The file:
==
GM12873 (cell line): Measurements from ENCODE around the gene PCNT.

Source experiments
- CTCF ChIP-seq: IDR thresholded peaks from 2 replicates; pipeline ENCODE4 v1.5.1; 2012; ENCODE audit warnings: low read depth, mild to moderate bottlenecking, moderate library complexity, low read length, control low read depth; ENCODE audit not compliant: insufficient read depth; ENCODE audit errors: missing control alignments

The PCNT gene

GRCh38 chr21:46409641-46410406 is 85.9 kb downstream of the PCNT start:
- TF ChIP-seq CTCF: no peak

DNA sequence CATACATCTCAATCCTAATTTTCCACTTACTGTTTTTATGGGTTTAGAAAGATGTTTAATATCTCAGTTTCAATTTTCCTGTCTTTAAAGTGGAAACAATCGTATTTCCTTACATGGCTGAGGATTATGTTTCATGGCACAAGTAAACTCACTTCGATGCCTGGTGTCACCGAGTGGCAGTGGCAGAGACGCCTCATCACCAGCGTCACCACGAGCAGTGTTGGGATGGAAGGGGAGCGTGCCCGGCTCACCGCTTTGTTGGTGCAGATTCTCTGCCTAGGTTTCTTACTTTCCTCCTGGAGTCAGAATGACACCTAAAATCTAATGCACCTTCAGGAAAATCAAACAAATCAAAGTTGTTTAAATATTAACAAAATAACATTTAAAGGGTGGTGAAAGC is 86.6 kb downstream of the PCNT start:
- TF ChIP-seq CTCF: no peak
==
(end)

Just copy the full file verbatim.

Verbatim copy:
GM12873 (cell line): Measurements from ENCODE around the gene PCNT.

Source experiments
- CTCF ChIP-seq: IDR thresholded peaks from 2 replicates; pipeline ENCODE4 v1.5.1; 2012; ENCODE audit warnings: low read depth, mild to moderate bottlenecking, moderate library complexity, low read length, control low read depth; ENCODE audit not compliant: insufficient read depth; ENCODE audit errors: missing control alignments

The PCNT gene

GRCh38 chr21:46409641-46410406 is 85.9 kb downstream of the PCNT start:
- TF ChIP-seq CTCF: no peak

DNA sequence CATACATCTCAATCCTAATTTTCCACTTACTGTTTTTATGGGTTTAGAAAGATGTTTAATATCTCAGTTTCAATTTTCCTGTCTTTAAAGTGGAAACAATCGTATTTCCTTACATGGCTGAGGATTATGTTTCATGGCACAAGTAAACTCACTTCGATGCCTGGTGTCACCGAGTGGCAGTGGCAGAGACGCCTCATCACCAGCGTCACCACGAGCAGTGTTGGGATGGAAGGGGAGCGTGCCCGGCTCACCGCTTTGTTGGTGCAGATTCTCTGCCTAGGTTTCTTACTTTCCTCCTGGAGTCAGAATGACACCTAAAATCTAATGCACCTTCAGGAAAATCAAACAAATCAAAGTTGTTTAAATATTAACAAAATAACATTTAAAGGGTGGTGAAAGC is 86.6 kb downstream of the PCNT start:
- TF ChIP-seq CTCF: no peak